What Kind of Boat Requires Navigation Lights?

navigation light requirements for boats
navigation light requirements for boats

Boating is an exciting activity that can fill you with the sweet feeling of freedom as you feel the wind in your hair. However, boating also has a lot of rules to keep you safe… For example, you must have life jackets on board. Life jackets for children must be coast-guard approved. You must be a certain age to operate the boat. 

Additionally, your boat will require certain navigation lights to keep you and others safe on the water. Keep reading below to learn more about navigation lights and if they’re required for your boating situation.

What are Navigation Lights?

Navigation lights are much like your headlights on your car. Essentially, they provide visibility for oncoming watercrafts in the water and help other boaters determine how much space to give you in the water. This is very important during times of low visibility, such as at night. Navigation lights prevent boat crashes, collisions, and save countless lives. 

Unlike a car’s headlights, navigation lights are in four locations on a boat and have different colors that indicate the side of the boat. Navigation lights include:

Masthead Light:

All power-driven boats are required to have a bright, white masthead light. The masthead light must have an unbroken arc over the horizon at 225 degrees. 


Sidelights are usually red and green and are located on the sides of the boat and toward the front sometimes. Red goes on the port side and green goes on the starboard side. Boats shorter than 39.4 feet are required to have sidelights that are visible from at least a mile away on a clear night. If the vessel is longer than 39.4 feet, the sidelights must be visible from at least 2 miles away on a clear night. The arc required for sidelights is 112.5. 

Stern Light:

Stern Lights are located in the back of the boat or vessel. These lights can only be seen from behind the boat. To be technical, it must show an unbroken light over an arc of the horizon of 135 degrees. The light must also be fixed to show the light 67.5 degrees from right aft on both sides of the boat.

All-Around Lights

All vessels shorter than 39.4 feet may combine their masthead light and stern light to create a white light that shines 360 degrees around the boat. However, boats larger than 39.4 feet in length must have separate mastheads and stern lights. If the sidelights aren’t working, an all-around light is important for helping other boaters see you.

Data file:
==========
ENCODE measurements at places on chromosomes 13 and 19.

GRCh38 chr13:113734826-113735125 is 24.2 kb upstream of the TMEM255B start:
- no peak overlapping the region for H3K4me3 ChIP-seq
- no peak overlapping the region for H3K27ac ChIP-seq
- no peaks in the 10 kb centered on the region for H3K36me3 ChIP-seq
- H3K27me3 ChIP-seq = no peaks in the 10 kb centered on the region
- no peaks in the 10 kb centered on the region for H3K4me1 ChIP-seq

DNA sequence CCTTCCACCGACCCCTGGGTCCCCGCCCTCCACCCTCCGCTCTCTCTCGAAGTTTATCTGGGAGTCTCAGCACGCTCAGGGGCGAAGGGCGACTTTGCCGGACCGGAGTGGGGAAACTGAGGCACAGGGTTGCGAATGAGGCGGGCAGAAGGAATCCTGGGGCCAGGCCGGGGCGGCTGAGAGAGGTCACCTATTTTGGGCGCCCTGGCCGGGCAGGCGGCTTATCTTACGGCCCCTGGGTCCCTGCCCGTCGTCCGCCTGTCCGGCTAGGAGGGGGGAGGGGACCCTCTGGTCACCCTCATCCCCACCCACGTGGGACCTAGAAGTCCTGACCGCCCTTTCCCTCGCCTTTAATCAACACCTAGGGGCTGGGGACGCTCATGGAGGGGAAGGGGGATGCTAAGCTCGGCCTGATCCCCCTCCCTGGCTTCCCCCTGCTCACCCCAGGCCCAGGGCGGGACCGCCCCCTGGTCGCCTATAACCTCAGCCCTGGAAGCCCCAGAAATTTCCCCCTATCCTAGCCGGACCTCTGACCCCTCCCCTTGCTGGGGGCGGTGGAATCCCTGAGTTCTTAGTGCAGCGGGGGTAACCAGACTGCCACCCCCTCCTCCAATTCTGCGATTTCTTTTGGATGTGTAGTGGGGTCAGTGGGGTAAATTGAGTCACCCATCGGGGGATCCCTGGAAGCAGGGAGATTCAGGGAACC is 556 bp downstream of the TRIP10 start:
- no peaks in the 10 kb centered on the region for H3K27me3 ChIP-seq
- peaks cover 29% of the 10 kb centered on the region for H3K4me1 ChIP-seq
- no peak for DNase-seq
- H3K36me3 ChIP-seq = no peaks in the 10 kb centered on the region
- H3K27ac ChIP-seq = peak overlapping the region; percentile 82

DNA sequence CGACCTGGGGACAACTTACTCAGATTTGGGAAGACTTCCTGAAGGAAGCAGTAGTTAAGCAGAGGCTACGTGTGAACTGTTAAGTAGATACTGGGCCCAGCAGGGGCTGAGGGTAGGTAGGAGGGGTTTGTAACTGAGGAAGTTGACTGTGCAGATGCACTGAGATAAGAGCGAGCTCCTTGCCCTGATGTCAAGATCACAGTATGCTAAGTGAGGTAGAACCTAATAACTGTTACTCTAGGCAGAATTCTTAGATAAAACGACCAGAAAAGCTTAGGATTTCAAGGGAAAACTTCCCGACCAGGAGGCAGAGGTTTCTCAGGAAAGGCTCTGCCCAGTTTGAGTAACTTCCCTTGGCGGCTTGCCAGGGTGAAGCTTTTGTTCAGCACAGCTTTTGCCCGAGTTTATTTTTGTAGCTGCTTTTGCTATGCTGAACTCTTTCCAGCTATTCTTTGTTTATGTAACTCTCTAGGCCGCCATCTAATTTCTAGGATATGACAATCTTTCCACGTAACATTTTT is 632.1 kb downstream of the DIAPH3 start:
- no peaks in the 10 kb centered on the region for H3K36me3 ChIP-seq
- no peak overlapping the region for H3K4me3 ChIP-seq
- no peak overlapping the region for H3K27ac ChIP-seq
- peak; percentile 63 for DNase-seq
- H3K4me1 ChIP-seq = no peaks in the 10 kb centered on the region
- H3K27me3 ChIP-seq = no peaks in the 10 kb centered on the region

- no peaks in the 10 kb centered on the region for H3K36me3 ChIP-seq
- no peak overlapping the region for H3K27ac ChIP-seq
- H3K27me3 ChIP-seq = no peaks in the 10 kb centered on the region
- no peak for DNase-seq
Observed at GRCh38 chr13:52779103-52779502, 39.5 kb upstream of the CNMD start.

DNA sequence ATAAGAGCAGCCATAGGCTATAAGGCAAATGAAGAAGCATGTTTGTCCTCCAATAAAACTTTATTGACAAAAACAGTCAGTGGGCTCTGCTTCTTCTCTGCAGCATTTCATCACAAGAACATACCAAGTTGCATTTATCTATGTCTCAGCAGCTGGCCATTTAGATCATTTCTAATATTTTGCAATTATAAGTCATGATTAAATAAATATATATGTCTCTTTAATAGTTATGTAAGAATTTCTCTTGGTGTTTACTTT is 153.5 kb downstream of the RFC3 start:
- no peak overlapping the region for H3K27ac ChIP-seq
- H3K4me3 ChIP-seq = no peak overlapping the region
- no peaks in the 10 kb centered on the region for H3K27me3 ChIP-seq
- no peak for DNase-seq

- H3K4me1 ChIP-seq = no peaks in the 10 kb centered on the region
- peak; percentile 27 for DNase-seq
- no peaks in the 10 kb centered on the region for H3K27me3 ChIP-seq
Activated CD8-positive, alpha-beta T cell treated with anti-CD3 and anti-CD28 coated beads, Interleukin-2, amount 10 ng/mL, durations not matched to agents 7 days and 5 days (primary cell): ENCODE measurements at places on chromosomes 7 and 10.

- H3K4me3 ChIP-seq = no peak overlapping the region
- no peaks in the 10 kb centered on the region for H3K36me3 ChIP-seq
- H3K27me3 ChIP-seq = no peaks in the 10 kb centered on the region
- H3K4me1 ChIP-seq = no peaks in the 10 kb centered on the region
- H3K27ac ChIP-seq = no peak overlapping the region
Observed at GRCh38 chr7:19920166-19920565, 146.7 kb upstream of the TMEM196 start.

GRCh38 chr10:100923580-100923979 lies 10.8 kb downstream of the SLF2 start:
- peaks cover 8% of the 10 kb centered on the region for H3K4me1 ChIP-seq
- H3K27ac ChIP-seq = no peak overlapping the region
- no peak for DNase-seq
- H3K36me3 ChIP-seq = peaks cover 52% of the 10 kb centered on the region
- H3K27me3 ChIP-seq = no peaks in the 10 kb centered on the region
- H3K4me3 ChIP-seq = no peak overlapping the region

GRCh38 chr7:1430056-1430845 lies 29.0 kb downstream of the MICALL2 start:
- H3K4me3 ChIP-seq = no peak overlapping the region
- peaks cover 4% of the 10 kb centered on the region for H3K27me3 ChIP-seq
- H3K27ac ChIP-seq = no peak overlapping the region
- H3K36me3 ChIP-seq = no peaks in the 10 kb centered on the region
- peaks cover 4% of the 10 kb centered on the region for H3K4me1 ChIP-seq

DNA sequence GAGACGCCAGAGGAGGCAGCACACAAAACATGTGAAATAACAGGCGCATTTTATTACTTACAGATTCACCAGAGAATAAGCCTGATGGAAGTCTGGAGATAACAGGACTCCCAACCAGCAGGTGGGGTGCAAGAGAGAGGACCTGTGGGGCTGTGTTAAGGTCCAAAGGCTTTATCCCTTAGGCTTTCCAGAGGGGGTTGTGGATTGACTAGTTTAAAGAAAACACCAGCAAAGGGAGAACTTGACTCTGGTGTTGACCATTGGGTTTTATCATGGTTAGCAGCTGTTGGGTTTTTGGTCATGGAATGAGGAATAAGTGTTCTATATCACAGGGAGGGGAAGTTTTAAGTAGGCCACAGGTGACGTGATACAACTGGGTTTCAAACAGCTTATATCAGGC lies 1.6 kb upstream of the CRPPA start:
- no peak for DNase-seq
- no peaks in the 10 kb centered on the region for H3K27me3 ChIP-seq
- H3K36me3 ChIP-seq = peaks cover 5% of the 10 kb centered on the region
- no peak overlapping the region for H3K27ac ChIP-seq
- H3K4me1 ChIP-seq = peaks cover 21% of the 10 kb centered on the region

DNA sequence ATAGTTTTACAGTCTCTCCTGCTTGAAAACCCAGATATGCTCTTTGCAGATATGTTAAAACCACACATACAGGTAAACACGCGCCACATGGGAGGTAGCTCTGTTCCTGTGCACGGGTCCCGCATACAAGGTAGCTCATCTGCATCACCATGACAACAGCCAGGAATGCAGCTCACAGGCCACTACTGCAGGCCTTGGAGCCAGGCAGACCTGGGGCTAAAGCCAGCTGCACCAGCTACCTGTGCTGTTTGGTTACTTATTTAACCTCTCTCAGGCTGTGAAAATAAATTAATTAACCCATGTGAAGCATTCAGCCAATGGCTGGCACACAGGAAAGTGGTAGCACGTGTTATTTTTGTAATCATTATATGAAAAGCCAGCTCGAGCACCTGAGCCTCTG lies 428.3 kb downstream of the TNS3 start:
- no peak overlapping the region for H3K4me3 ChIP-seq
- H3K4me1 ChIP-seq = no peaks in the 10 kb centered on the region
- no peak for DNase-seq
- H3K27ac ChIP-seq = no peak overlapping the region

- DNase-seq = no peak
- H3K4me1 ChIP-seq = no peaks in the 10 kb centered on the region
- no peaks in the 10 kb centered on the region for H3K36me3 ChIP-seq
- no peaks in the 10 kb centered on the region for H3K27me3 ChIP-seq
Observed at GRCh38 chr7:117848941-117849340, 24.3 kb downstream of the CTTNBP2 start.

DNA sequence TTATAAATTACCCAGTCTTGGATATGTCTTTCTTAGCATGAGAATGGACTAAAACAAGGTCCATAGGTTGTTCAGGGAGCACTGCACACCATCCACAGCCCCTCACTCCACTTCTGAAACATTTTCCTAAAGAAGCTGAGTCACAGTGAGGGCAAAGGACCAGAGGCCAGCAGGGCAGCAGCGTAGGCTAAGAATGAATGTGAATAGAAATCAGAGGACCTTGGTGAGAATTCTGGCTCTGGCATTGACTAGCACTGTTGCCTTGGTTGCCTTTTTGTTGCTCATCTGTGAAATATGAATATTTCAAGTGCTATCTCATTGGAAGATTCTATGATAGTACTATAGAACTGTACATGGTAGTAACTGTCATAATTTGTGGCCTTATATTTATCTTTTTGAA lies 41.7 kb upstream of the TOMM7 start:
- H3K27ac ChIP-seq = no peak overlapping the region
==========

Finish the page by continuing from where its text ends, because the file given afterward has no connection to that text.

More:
Other Lights

In addition to navigation lights, other lights may also be required for your boat or vessel. These include:

  • Towing Light: A towing light is placed at the back of the boat near the stern. This will practically be right next to the stern light and follow the same technical requirements. 
  • Flashing Light: A flashing light that blinks at 120 flashes per minute.

What Kind of Boats Require Navigation Lights?

As you can see, the size of a boat is very important for determining what types of lights are required and their intensity. The Department of Homeland Security and United States Coast Guard published a guide in 2014 that details the exact requirements for navigation lights and visibility.

Vessels Shorter Than 39.4 Feet

This is most likely the boat you will be driving. You must have the following lights with the listed visibility:

  • Masthead Light: 2 miles visibility
  • Sidelights: 1 mile visibility
  • Stern Light: 2 miles visibility
  • Towing Light: 2 miles visibility
  • White, red, green, or yellow all-around light: 2 miles visibility

Vessels Larger than 39.4 Feet But Less Than 65.6 Feet

  • Masthead Light: 3 miles visibility
  • Sidelights: 2 miles visibility
  • Stern Light: 2 miles visibility
  • Towing Light: 2 miles visibility
  • White, red, green, or yellow all-around light: 2 miles visibility

Larger vessels require even stronger lights, as listed in the guide. You are required to know the rules for your area and can also check out the guide at navcen.uscg.gov. The information in this blog is not intended as legal advice for boating requirements.

Hagadone Marine Group

From rentals to sales, classic wood boats to gleaming new wakeboard craft, from the smallest service detail to a major rebuild, Hagadone Marine Group handles it all. Have questions about boating requirements? Visit us at The Hagadone Marine Center, located at 1000 S. Marina Dr. in beautiful Coeur d’Alene, Idaho and we’ll be happy to help!